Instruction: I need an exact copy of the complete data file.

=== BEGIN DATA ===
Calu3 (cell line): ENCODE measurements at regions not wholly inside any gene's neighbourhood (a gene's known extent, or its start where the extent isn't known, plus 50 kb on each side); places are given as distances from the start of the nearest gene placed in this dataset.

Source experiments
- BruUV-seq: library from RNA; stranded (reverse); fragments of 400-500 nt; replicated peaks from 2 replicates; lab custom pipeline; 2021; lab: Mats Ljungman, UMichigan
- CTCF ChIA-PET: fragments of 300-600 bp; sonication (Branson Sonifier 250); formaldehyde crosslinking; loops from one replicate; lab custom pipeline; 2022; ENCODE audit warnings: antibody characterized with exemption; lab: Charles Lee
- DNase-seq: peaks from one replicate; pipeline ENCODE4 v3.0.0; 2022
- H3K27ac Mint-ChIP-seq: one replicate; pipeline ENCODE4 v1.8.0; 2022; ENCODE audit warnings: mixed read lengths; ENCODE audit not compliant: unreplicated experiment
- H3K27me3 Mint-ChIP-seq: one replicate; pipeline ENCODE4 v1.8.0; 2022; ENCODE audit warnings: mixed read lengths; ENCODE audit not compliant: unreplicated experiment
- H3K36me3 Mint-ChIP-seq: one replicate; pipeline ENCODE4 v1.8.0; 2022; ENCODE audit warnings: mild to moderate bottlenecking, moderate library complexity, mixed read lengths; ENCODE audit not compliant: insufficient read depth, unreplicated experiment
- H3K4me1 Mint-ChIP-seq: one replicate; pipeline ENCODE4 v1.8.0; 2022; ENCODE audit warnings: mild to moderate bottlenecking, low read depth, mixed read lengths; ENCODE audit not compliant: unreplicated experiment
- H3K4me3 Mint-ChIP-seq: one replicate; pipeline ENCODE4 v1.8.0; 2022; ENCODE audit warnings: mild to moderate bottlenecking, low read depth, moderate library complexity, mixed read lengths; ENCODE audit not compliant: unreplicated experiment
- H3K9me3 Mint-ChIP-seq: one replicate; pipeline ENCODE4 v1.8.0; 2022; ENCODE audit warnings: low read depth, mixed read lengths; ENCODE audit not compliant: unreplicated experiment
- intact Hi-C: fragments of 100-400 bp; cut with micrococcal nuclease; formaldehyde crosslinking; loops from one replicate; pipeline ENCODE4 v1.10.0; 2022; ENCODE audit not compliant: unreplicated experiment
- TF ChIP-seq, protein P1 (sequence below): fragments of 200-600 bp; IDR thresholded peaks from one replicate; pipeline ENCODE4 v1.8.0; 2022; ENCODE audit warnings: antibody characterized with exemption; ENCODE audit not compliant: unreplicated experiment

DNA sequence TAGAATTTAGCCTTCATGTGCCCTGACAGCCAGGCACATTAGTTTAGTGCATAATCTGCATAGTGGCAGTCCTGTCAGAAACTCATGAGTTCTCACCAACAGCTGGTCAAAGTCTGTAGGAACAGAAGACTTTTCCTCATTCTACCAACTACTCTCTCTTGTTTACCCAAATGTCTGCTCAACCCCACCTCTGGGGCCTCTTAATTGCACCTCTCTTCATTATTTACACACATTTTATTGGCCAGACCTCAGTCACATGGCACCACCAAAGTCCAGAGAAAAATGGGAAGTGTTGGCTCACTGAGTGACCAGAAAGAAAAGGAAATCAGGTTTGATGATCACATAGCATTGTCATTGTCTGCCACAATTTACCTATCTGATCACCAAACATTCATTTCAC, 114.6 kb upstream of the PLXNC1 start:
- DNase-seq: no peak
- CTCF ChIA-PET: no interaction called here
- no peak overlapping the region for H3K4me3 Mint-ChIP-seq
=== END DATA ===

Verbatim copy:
Calu3 (cell line): ENCODE measurements at regions not wholly inside any gene's neighbourhood (a gene's known extent, or its start where the extent isn't known, plus 50 kb on each side); places are given as distances from the start of the nearest gene placed in this dataset.

Source experiments
- BruUV-seq: library from RNA; stranded (reverse); fragments of 400-500 nt; replicated peaks from 2 replicates; lab custom pipeline; 2021; lab: Mats Ljungman, UMichigan
- CTCF ChIA-PET: fragments of 300-600 bp; sonication (Branson Sonifier 250); formaldehyde crosslinking; loops from one replicate; lab custom pipeline; 2022; ENCODE audit warnings: antibody characterized with exemption; lab: Charles Lee
- DNase-seq: peaks from one replicate; pipeline ENCODE4 v3.0.0; 2022
- H3K27ac Mint-ChIP-seq: one replicate; pipeline ENCODE4 v1.8.0; 2022; ENCODE audit warnings: mixed read lengths; ENCODE audit not compliant: unreplicated experiment
- H3K27me3 Mint-ChIP-seq: one replicate; pipeline ENCODE4 v1.8.0; 2022; ENCODE audit warnings: mixed read lengths; ENCODE audit not compliant: unreplicated experiment
- H3K36me3 Mint-ChIP-seq: one replicate; pipeline ENCODE4 v1.8.0; 2022; ENCODE audit warnings: mild to moderate bottlenecking, moderate library complexity, mixed read lengths; ENCODE audit not compliant: insufficient read depth, unreplicated experiment
- H3K4me1 Mint-ChIP-seq: one replicate; pipeline ENCODE4 v1.8.0; 2022; ENCODE audit warnings: mild to moderate bottlenecking, low read depth, mixed read lengths; ENCODE audit not compliant: unreplicated experiment
- H3K4me3 Mint-ChIP-seq: one replicate; pipeline ENCODE4 v1.8.0; 2022; ENCODE audit warnings: mild to moderate bottlenecking, low read depth, moderate library complexity, mixed read lengths; ENCODE audit not compliant: unreplicated experiment
- H3K9me3 Mint-ChIP-seq: one replicate; pipeline ENCODE4 v1.8.0; 2022; ENCODE audit warnings: low read depth, mixed read lengths; ENCODE audit not compliant: unreplicated experiment
- intact Hi-C: fragments of 100-400 bp; cut with micrococcal nuclease; formaldehyde crosslinking; loops from one replicate; pipeline ENCODE4 v1.10.0; 2022; ENCODE audit not compliant: unreplicated experiment
- TF ChIP-seq, protein P1 (sequence below): fragments of 200-600 bp; IDR thresholded peaks from one replicate; pipeline ENCODE4 v1.8.0; 2022; ENCODE audit warnings: antibody characterized with exemption; ENCODE audit not compliant: unreplicated experiment

DNA sequence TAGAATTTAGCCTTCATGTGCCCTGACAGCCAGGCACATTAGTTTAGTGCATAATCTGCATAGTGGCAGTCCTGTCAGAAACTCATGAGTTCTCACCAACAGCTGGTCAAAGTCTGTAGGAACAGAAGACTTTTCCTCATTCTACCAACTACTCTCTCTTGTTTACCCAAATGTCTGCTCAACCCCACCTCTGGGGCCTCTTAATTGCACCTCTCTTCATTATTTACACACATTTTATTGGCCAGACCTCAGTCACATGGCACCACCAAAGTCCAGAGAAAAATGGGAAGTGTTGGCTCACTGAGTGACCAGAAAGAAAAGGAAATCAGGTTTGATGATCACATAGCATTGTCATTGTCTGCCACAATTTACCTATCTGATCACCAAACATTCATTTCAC, 114.6 kb upstream of the PLXNC1 start:
- DNase-seq: no peak
- CTCF ChIA-PET: no interaction called here
- no peak overlapping the region for H3K4me3 Mint-ChIP-seq